>                                                 else
    >                                                         nstate <= B;
    >                                                 end if;
    >                                         when B =>
    >                                                 lstate <= to_unsigned(000000010, 9);
    >                                                 if(SW(1) = '1') then
    >                                                         nstate <= F;
    >                                                 else
    >                                                         nstate <= C;
    >                                                 end if;
    >                                         t--truncated
    >                                 end case;
    >                         end if;
    >                 end if;
    >         end process;
    >
    >         process(CLOCK_50) begin
    >
    >                 if rising_edge(CLOCK_50) then
    >                         if(count = FMil) then
    >                                 CLK <= (not CLK);
    >                                 if(CLK = '1') then
    >                                         cstate <= nstate;
    >                                 end if;
    >                         else
    >                                 count <= count + 1;
    >                         end if;
    >                 end if;
    >
    >         end process;
    >
    > end behavioral;


    I also don't understand what you are trying to acheive with the two
    processes. The second process synthesizes a clock for the first. The
    values of cstate and nstate run through BOTH clocks, two registers!
    One is clocked by the rising edge of CLK while the other is clocked by
    the rising edget of CLOCK_50, but enabled when CLK is high which
    roughly corresponds to the falling edge of CLK. Is that what you
    intend?

    BTW, to get the CLK <= not CLK; line to simulate you need to
    initialize CLK in a reset statement or in the signal declaration. The
    former will be synthesized while the latter may or may not be.

    Rick
     
    rickman, Jan 3, 2011
    #6
  7. laserbeak43

    d_s_klein Guest

    On Jan 3, 2:35 pm, rickman <> wrote:
    >
    > In a clocked process only the clock and any async inputs should be in
    > the sensitivity list.  This can make your simulation differ from the
    > synthesized logic.  Remove cstate.
    >
    > Rick


    I suggest that only 'clock' and 'reset' be on the sensitivity list of
    a clocked process.

    RK
     
    d_s_klein, Jan 5, 2011
    #7
  8. d_s_klein <> writes:

    > On Jan 3, 2:35 pm, rickman <> wrote:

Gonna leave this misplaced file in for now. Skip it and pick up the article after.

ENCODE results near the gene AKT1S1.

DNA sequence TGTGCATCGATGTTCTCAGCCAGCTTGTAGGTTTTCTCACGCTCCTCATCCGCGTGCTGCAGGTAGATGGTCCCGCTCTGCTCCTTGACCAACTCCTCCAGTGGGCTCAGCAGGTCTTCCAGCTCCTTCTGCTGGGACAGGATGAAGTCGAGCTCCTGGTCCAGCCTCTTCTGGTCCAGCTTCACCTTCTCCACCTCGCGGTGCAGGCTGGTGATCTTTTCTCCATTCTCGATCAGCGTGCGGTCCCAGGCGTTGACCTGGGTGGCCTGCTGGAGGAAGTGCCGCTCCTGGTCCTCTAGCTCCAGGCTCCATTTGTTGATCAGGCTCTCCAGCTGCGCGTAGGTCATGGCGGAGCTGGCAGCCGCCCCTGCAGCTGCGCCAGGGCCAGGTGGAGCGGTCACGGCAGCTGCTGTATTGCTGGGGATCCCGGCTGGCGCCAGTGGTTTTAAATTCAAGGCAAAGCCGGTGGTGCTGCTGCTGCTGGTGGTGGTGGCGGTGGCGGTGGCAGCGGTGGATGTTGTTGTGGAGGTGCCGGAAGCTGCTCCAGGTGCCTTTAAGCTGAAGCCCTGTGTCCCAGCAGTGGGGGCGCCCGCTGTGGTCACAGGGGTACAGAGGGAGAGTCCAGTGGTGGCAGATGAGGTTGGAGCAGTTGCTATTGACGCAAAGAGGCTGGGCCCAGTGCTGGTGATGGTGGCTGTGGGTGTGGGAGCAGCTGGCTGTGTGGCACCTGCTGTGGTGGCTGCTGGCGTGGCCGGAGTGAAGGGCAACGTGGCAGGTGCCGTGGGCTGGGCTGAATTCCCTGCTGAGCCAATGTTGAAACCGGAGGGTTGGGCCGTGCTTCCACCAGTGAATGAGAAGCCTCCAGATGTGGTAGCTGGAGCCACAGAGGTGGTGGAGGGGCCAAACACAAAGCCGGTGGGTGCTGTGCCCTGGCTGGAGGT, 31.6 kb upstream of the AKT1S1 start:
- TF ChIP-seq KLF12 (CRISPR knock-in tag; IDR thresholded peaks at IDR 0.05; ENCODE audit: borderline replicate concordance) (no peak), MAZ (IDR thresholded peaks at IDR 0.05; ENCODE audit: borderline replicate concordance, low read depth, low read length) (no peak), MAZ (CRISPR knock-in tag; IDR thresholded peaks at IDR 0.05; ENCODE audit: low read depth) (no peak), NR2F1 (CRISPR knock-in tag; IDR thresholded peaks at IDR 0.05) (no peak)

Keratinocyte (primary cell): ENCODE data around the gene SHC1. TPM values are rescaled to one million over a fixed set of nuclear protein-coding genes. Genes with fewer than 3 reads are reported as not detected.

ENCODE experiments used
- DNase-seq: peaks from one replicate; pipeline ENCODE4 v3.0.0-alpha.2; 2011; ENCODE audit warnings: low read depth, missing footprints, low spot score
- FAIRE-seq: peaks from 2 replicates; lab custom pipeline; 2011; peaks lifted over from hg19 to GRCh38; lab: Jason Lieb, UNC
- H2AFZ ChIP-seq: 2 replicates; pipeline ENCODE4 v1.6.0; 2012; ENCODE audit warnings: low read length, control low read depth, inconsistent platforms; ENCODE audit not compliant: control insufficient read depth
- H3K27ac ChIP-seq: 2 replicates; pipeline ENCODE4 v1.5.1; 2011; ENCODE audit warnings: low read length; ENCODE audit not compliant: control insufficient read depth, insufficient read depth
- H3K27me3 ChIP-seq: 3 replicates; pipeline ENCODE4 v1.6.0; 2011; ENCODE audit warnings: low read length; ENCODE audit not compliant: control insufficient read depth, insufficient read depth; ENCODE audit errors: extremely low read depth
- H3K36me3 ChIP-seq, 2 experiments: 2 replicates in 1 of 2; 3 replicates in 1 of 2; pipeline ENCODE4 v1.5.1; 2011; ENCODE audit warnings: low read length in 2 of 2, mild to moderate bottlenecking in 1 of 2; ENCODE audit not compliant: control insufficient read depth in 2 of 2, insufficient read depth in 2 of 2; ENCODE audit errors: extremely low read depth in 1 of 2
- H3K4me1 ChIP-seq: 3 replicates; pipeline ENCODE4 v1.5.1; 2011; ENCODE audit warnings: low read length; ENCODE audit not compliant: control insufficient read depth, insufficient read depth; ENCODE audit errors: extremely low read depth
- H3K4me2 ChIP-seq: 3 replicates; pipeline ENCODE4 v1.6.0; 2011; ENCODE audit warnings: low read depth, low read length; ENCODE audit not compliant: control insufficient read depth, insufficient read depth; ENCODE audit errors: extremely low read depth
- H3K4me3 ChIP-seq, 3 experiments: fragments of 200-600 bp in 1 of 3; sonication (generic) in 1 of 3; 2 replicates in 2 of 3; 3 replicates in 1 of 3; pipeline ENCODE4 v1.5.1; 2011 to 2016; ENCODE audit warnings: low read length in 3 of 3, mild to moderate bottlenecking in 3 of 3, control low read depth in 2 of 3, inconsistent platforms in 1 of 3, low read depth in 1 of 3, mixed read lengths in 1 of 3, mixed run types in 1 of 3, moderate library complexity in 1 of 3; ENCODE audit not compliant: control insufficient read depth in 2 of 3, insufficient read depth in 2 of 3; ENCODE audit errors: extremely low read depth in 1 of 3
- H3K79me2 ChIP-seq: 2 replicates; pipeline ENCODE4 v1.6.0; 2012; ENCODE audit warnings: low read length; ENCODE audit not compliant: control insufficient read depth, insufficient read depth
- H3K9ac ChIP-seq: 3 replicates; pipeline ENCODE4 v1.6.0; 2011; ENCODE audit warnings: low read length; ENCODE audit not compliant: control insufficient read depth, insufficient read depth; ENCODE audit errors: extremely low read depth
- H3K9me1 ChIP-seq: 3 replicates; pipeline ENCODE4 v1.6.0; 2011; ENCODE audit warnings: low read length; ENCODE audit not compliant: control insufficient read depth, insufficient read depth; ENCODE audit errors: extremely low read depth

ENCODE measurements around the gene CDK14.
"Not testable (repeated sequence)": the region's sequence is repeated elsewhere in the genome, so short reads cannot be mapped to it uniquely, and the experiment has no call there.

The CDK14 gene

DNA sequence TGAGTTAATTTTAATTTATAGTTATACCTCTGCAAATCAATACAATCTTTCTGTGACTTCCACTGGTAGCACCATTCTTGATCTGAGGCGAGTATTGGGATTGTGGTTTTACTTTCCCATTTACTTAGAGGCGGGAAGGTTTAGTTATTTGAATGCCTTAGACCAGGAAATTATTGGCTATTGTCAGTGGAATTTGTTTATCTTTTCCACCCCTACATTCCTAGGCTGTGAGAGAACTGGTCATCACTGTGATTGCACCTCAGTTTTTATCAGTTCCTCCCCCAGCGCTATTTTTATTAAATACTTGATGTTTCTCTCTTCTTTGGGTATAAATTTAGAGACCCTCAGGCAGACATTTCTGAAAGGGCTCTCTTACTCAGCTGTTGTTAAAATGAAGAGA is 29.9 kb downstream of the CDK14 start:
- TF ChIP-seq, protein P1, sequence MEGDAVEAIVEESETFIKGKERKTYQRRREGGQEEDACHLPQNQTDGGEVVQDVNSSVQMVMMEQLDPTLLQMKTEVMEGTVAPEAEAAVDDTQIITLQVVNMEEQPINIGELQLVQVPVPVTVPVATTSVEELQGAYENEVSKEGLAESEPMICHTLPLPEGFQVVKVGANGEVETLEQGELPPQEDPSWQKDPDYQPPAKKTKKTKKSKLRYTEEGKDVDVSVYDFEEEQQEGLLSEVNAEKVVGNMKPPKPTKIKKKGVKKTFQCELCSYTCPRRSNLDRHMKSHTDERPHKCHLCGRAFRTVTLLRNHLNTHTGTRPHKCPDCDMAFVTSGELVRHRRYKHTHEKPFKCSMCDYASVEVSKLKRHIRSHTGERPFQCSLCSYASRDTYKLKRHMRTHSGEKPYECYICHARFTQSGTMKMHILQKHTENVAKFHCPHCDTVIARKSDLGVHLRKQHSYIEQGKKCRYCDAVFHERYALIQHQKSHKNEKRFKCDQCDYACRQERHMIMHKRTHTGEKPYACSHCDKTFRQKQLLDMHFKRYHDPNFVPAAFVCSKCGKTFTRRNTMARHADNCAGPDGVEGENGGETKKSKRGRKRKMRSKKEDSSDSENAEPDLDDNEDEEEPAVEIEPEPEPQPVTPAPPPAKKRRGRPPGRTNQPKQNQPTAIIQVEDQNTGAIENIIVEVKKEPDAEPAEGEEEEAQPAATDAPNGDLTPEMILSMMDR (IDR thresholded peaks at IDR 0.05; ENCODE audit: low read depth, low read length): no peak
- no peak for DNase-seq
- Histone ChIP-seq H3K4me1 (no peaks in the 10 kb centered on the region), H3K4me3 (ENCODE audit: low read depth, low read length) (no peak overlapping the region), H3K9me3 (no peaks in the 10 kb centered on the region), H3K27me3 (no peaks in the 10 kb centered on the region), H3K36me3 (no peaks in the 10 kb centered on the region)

>>
    >> In a clocked process only the clock and any async inputs should be in
    >> the sensitivity list.  This can make your simulation differ from the
    >> synthesized logic.  Remove cstate.
    >>
    >> Rick

    >
    > I suggest that only 'clock' and 'reset' be on the sensitivity list of
    > a clocked process.


    Good suggestion iff reset is an async input.

    When using synchronous resets, then *only* clock should be in the
    sensitivity list.

    Cheers,
    Martin

    --

    TRW Conekt - Consultancy in Engineering, Knowledge and Technology
    http://www.conekt.co.uk/capabilities/39-electronic-hardware
     
    Martin Thompson, Jan 6, 2011
    #8
  9. laserbeak43

    d_s_klein Guest

    On Jan 6, 6:06 am, Martin Thompson <> wrote:
    >
    > Good suggestion iff reset is an async input.  
    >


    You are correct; all of the synthesis tools I have used behave exactly
    as you describe.

    I wonder how many understand that 'iff' is not a typo.

    RK
     
    d_s_klein, Jan 6, 2011
    #9
  10. d_s_klein <> writes:

    > On Jan 6, 6:06 am, Martin Thompson <> wrote:
    >>
    >> Good suggestion iff reset is an async input.  
    >>

    >
    > You are correct; all of the synthesis tools I have used behave exactly
    > as you describe.


    And the simulators I hope - it's the way the language is specified!

    [aside]
    Of course, if you omit reset from the sensitivity list and then use it
    in an "asynchronous" way in the process (outside of the "clocked" part),
    all bets are off synthesis-behaviour-wise:

    process (clk)
    begin
    if asyncreset = '1' then
    -- do stuff on both clock edges when asyncreset is high!
    elsif rising_edge(clk) then
    -- do stuff on rising edges when syncreset is low...
    end if;
    end;

    Some (all?) synthesisers will assume you meant to include reset in the
    sensitivity list and synth an async reset. Whereas the simulator will
    execute the reset clause on *every* clock edge, but the "normal"
    clocked part on the rising edges.

    I'm sure no-one would ever write code like that though :)

    >
    > I wonder how many understand that 'iff' is not a typo.
    >


    I have to admit I wondered that as I wrote it...

    Cheers,
    Martin

    --

    TRW Conekt - Consultancy in Engineering, Knowledge and Technology
    http://www.conekt.co.uk/capabilities/39-electronic-hardware
     
    Martin Thompson, Jan 7, 2011
    #10